Archive for the ‘South Dakota’ Category
The governor of Alabama signed an executive order that creates an online database of all state government spending and legislators’ relationships with lobbyists. This will go online later this year, but many other states have already made available government spending, salary and revenue databases, often in a site dedicated to issues of transparency in government.
Open Georgia includes a searchable database of state employees and their salaries.
South Carolina gathers together links to their various online databases including, state expenditures and salaries.
Transparency rankings and states with spending online are listed at Sunshine Review.
Legislation, citizen activism and current news on state government transparency can be found at the Center for Fiscal Accountability.
It’s the season when government agencies attend to their voter registration online access. Election time presents a good opportunity to call people for information gathering. I’ll leave the details to your imagination, but in the interim check the New York Voter Registration Search at the NYS Voter site, operated by the New York Board of Elections. A search to confirm voter registration status requires first and last name, date of birth, county and zip code.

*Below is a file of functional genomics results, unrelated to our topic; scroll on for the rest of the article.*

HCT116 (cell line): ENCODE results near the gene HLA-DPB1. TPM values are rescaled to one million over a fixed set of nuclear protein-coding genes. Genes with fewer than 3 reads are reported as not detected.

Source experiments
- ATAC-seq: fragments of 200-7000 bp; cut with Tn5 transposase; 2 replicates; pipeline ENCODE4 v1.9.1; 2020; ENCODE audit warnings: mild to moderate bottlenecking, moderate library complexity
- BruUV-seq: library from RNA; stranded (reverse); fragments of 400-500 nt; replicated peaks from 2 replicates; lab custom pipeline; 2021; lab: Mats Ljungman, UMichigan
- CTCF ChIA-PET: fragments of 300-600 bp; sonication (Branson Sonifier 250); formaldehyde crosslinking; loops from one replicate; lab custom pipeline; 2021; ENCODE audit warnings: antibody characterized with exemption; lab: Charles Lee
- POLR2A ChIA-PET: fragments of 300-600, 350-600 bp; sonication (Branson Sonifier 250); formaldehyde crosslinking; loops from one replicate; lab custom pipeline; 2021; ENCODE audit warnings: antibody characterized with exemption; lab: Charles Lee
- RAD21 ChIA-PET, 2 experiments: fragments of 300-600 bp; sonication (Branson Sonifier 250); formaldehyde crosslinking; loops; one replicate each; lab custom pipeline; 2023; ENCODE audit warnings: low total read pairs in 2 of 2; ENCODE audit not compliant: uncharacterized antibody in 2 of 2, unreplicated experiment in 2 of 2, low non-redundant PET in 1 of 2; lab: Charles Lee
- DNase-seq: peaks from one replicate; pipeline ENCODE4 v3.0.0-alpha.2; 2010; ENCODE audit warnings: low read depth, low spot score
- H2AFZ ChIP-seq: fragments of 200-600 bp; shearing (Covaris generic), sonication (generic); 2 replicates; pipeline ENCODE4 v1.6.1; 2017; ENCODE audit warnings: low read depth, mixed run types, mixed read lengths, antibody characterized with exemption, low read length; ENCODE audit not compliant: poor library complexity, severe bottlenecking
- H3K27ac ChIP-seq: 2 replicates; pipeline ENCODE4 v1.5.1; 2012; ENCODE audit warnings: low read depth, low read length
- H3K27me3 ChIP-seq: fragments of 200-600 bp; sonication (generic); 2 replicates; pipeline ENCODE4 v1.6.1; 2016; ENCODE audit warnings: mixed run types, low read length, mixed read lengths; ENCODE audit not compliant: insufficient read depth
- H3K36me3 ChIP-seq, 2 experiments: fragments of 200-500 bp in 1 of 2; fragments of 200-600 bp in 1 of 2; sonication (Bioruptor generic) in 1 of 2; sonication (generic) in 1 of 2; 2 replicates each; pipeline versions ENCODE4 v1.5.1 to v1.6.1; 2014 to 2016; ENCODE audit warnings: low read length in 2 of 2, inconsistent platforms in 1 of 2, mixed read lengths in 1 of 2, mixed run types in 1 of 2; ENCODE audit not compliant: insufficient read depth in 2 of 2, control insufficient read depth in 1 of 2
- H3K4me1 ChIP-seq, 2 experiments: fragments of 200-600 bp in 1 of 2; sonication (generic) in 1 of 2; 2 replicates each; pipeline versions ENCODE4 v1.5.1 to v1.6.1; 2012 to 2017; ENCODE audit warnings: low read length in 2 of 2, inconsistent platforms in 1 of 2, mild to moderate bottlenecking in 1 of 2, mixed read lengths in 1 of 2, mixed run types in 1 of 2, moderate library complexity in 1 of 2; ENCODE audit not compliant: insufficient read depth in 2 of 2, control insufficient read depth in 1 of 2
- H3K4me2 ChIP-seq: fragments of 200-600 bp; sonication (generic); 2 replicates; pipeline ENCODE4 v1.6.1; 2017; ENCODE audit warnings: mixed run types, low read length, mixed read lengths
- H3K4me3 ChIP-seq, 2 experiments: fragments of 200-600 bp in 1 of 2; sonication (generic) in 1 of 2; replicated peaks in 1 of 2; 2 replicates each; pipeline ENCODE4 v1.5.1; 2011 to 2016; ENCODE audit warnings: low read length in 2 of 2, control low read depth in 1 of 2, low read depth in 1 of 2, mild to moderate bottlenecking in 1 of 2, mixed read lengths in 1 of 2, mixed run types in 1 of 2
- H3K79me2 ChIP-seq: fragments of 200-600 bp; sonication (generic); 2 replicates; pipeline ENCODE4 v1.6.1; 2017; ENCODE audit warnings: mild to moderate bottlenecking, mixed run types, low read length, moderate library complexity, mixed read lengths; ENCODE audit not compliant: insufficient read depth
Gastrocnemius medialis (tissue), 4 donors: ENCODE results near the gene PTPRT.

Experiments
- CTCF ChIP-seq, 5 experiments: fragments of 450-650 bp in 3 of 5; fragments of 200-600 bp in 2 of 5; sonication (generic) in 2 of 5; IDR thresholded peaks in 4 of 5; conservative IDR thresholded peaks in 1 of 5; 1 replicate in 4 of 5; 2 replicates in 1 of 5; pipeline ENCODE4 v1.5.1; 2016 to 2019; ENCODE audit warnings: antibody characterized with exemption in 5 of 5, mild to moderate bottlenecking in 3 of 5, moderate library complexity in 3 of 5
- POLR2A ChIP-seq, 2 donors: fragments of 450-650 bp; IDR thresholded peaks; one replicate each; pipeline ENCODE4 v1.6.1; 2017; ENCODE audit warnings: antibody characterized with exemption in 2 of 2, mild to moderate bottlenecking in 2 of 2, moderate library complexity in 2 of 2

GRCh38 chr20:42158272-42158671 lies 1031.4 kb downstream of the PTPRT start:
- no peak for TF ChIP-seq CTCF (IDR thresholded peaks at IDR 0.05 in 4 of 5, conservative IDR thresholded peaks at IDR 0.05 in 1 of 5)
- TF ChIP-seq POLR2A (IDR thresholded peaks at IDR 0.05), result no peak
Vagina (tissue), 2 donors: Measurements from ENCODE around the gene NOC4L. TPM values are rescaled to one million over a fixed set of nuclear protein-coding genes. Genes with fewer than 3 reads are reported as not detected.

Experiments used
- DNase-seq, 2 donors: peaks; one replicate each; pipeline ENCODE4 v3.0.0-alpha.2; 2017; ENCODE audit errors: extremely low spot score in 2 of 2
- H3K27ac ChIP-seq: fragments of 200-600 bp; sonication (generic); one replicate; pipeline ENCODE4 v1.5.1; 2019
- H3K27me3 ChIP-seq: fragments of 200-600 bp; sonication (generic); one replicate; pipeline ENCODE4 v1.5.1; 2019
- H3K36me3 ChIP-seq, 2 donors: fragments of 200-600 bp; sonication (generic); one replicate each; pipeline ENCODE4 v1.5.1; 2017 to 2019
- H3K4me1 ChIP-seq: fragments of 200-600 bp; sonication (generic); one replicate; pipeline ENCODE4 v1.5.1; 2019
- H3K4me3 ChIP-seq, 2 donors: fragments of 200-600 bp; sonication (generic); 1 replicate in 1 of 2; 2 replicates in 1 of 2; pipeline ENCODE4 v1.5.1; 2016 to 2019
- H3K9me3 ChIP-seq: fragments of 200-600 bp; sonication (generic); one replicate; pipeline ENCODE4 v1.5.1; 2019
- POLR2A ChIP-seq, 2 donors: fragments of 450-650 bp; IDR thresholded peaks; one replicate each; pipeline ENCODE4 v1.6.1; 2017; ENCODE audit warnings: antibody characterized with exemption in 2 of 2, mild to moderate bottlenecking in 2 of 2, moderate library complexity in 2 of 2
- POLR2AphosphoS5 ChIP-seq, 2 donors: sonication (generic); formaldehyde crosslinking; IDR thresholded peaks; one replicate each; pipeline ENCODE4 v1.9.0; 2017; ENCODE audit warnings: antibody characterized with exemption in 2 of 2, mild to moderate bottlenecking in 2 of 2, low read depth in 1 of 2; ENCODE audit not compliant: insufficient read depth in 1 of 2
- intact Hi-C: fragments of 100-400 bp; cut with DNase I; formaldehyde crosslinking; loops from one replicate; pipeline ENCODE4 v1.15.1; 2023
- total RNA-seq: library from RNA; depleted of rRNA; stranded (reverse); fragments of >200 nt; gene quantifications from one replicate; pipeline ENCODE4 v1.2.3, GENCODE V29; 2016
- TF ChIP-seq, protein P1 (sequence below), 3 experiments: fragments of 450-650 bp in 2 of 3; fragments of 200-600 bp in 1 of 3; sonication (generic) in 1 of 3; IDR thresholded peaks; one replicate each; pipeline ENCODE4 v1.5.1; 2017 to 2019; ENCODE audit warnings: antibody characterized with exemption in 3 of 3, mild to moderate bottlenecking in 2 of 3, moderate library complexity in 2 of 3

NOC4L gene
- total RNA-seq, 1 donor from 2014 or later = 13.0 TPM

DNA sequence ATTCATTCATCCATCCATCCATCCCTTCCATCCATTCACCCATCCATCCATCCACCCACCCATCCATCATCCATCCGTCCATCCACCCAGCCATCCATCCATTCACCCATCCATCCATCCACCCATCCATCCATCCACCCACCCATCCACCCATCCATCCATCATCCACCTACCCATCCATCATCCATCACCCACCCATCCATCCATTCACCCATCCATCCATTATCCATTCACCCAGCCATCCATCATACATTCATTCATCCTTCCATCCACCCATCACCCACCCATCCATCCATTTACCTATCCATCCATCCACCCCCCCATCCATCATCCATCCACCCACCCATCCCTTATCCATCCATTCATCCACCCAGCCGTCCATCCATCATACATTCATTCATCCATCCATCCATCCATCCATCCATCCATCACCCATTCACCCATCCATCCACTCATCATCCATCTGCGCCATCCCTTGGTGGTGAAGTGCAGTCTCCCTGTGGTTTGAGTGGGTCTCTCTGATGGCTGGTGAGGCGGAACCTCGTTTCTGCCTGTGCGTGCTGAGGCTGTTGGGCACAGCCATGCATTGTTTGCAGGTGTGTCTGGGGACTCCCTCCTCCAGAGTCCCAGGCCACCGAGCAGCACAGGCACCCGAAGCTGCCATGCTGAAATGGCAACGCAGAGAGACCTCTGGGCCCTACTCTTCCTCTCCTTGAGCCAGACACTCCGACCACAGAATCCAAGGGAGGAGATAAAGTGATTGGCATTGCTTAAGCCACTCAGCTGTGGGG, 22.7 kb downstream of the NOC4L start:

There may be less demand for this service, but South Dakota Secretary of State Voter Registration Portal has added voter lookup by name and date of birth.
The County of Santa Clara released a document listing the salaries of county employees in response to a Public Records Act request by the San Jose Mercury News. At any other time they probably wouldn’t have considered this a public record, but the recent California Supreme Court decision doesn’t leave an opening for government agencies to oppose release. The 389 page document covers Santa Clara County employees from June 19, 2006 through June 17, 2007.
The City of San Jose employee salary database for 2006 is also at the San Jose Mercury (registration required), or you can print the list, organized by salary, at the PI buzz Documents page. Both lists include employee name, job position and compensation.
South Dakota state government employees salaries are searchable by name or position. SouthDakotaInfo, the Argus Leader Web page of information databases, is listed among the media collections on my What’s New At… page, as is an expanded list of Missouri databases.
Add other resources to the California public records database links, PRA letter generator and government agencies that are being compiled at WikiFOIA. Other states are also here. If you want a good collection of all types of government databases go to the wiki, GODORT. Like any wiki, you can register and contribute sites to either of these.
Salaries of Delaware state employees who are paid with non public funds are not public records, according to an opinion issued this year by the Delaware Attorney General. Delaware State University solicited the opinion in response to a Freedom of Information request. At the time the AG assessed the University’s accounting system he concluded that it coded employee records to distinguish between employees paid with private money and those receiving payments from public funds. The determination is particularly troubling because the two employees on whom the data was requested are both state legislators.[Reported in The Chronicle of Higher Education.]